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-   -   Wireless card..Wireless router.. Slackware 10.2 ..Problems with Internet Connection. (

Storm Bringer 01-23-2006 08:11 AM

Wireless card..Wireless router.. Slackware 10.2 ..Problems with Internet Connection.
Greetings All,
I am trying to get on-line. I have just installed slackware 10.2 on
my Dell P-II notebook... I am using a Motorola SB Modem, a Netgear Wireless Router...and have a D-Link Air Plus DWL-630 wireless pcmcia
card in the Dell notebook. I used the netconfig during slackware installation with the DCHP option.
What would be my next step in getting my I-Net connection up? And
what does the term "uncomment" mean? "Thanks in advance for any help".

Randall Slack 01-23-2006 01:18 PM

first of all check if your hardware is supported on linux,
especially on a laptop you can run into problems with wireless cards where there are no official drivers for linux released, so first thing you do is look up the type and specs of your wireless hardware like you did and see on the homepage of the vendor if there are any linux drivers supported at all,
i can also recommend the HCL link (hardware compatability list) on this site, its between forums and revieuws below the penguins

if you're wireless is not supported though you might be able to use it anyway with using something like Ndiswrapper

first of all congratulations with your choice of Slackware, it was my first choice as well and eventhough its not the easiest and you will run into a lot of problems i consider it to be one "if not the best" distro to LEARN linux.

but 1 thing you need to know indeed, comment and uncomment.
in slackware you need to edit the configuration file's manually without a "controlcenter or YAST" kind of thing.
when you look in the config file's in for example /etc/ you notice that there are already a lot of options typed out for you.
when you run a programm it will read its configuration file so it it knows what to do.
every line that starts with # is being skipped and not seen by the program reading the file, so when you want to enable an already "typed out" standard option you uncomment (remove) the # at the beginning of the line.

karlox 01-23-2006 06:03 PM

once the wireless card has been recognized, wich means that is there, you could find out typing iwconfig.
then you know if it is on eth0, or eth1 ...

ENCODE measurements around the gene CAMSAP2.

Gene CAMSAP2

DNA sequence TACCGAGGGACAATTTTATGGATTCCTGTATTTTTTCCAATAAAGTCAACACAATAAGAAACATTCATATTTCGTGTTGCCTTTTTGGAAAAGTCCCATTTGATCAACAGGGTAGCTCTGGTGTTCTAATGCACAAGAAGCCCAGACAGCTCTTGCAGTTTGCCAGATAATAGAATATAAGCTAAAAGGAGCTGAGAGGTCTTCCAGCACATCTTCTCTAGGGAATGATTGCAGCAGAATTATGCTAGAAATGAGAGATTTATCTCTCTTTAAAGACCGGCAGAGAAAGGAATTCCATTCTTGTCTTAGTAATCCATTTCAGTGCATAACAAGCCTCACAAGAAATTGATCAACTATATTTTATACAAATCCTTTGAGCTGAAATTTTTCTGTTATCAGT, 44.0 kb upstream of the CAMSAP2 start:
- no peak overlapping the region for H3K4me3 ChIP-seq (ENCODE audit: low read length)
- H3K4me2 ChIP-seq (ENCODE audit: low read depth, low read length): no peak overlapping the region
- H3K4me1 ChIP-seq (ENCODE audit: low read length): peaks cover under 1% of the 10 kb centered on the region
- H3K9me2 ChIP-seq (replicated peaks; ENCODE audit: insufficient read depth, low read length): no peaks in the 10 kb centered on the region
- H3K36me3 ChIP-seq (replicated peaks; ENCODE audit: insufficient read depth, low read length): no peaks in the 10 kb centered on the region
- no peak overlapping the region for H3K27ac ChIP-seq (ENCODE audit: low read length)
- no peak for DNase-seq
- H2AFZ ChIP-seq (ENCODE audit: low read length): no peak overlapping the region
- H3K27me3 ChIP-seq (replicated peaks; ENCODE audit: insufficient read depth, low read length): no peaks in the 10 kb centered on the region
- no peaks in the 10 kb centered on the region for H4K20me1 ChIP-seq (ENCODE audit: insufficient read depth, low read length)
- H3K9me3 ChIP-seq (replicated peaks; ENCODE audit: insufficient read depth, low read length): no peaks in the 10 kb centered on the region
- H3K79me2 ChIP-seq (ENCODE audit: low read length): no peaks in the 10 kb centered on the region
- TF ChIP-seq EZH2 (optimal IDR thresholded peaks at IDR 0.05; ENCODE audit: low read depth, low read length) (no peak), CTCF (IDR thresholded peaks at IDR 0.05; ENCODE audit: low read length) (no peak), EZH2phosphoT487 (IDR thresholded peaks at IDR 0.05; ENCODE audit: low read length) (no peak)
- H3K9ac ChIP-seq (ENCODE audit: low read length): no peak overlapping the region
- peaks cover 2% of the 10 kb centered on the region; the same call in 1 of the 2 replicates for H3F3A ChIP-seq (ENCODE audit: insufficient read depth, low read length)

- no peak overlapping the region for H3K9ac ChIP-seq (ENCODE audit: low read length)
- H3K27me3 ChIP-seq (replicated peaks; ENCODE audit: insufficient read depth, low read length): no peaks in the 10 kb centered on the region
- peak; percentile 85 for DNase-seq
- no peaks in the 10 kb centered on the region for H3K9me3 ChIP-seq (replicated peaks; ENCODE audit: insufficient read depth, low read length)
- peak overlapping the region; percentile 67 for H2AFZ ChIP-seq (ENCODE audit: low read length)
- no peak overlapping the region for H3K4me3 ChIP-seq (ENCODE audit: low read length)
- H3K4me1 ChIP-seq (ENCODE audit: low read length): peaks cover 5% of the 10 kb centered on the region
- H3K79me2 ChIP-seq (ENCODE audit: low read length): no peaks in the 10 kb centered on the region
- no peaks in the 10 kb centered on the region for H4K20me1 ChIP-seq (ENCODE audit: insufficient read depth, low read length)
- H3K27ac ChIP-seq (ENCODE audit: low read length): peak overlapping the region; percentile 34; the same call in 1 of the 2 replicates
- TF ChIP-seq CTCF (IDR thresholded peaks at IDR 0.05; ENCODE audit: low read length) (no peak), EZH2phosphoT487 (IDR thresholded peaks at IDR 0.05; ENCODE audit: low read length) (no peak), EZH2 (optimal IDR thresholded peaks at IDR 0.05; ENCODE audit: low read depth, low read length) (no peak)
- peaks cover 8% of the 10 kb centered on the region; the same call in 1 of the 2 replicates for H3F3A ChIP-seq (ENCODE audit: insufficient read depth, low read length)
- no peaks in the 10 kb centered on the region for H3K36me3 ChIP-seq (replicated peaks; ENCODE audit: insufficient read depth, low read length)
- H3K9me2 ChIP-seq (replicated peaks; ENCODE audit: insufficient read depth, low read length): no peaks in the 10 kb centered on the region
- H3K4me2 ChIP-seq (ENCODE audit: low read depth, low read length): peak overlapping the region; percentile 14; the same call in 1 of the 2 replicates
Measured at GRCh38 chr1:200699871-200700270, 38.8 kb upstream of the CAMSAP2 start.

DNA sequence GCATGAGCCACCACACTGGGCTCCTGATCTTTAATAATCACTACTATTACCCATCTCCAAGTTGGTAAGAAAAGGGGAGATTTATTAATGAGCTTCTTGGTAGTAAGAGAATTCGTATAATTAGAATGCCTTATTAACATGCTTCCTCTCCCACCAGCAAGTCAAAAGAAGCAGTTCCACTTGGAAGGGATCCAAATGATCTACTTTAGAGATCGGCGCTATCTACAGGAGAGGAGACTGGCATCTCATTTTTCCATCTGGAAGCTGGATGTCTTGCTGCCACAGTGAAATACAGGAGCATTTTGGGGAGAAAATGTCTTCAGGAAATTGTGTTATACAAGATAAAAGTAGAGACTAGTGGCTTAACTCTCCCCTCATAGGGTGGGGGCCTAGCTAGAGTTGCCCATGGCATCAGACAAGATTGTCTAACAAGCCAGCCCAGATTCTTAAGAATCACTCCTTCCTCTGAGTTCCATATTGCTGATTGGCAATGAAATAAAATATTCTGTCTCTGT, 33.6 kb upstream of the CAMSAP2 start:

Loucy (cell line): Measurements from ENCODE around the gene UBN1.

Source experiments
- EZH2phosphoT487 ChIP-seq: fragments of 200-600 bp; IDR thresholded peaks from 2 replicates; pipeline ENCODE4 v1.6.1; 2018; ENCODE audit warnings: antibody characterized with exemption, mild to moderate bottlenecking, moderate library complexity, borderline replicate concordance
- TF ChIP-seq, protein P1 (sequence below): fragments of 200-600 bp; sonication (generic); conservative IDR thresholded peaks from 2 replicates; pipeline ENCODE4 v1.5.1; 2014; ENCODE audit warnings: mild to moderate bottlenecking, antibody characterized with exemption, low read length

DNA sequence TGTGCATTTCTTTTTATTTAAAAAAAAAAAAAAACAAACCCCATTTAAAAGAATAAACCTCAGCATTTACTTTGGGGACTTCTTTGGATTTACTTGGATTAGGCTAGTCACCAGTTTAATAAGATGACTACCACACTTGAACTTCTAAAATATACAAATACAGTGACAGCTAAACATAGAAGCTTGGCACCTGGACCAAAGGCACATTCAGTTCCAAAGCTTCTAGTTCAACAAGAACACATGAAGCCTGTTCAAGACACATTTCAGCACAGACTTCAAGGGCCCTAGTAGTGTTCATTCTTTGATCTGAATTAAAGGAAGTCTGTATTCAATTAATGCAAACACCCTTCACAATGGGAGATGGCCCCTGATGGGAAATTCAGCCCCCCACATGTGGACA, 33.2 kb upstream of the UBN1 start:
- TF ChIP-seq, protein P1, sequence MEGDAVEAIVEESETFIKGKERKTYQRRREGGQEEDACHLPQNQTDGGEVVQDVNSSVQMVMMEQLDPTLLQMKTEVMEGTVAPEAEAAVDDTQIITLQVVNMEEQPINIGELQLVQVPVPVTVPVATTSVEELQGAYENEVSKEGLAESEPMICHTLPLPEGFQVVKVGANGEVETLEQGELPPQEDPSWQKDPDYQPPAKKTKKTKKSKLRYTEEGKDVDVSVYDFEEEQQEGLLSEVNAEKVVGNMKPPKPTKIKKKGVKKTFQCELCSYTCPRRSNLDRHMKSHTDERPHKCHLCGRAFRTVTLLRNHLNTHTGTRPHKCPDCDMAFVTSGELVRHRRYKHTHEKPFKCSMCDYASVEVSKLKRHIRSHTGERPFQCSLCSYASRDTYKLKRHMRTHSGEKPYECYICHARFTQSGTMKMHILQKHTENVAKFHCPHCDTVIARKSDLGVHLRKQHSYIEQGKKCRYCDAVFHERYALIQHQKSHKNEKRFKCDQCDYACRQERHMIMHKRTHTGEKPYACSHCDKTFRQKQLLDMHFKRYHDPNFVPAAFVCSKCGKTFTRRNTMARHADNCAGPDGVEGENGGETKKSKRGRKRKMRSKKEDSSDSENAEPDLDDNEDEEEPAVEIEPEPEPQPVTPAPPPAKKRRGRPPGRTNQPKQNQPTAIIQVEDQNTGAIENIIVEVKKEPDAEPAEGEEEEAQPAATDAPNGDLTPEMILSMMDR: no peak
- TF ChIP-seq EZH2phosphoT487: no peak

then you may type ifconfig eth1 up

then the wireless card is on, and working, and receiving.
if you type iwconfig again, it may tell you that there is some connection.
the essid name will turn up.
and the link quality, and many other details, like noise in db, etc...

if is nothing turning up... try typing... iwconfig eth1 essid any

and wait till you get something.
type again iwconfig to get info.
move the lap-top around, to find a good beam of frequency.

Note that this is one of the basics ways to connect to another node.
After it may require ip configuration... etc.

-=Graz=- 03-23-2006 06:16 AM

Hey StormBringer :)
You will learn a lot and have a lot of fun setting up the wireless gear i think. Unlike in windows DLINK will not offer a driver for linux for your card. I just looked their website and there is not one for the DWL-630 and linux.
You will need to do a number of things to get the card activated in linux. You may be able to choose between using native linux drivers (which can offer some cool extras) or Windows drivers (using something called NDISWrapper)..... SPend some time researching the points below and you will get there... (google and forums will help heaps)
To be quite general you will need to do the below to get it working.
1) Have PCMCIA enabled when your machine boots (slack should do a 'probing for PCMCIA' by default when booting
2) Choose whether you want to use Linux drivers or the windows/ndiswrapper
3)Find out what the 'chipset' is in the DLink card (Probably 'Prism2 or Prism54' for this card) - Use Google.
3)Install the 802.11 networking stack (unless its already setup on your machine) -
4)Install 'wireless tools' for linux (something may come with the Driver you get) - this will let you configure it once its installed)
3)Downloand and install the Driver from somewhere (may need driver and firmware) - after unpacking the files there should be a README which will offer pretty good help..

If all goes well you should be able to use the wireless tools to see/configure the card. you will then be able to use it to connect to your router etc...
It does sound like heaps but you will gain a lot of knowledge and will get to explore linux quite a bit too ;)
There will be plenty of other users who have setup this card in linux who will have posted helpers and maybe even complete guides on the forum or homepages.

You may even find the card gets auto detected and setup by it simply being inserted when you power the unit up.
like karlox said - try typing 'iwconfig' from the console window and see what happens. IWconfig is one of the wireless tools.. if it works past the outcome back into here :)

-=Graz=- 03-23-2006 07:25 AM

Hey mate - please disregard my previous post! :)

OKay i just did a bit of digging on this card for you. when you search for information about it use 'DWL-G630'.
There are multiple revisions of this card but from what i can see they have the 'Atheros' chipset onboard.
You can check what revision your card is buy having a look at the underneath of it. It will have S/N, H/W & F/W on there.
Take note of H/W (this is the revision - for example , it if says E3 then it is rev.E if it says D3 then it is rev.D)

Atheros based cards are supported by the 'MadWifi' project. You can find some information here:

This looks to be a nice friendly starting page if your card fits into the above..

Hope this helps!

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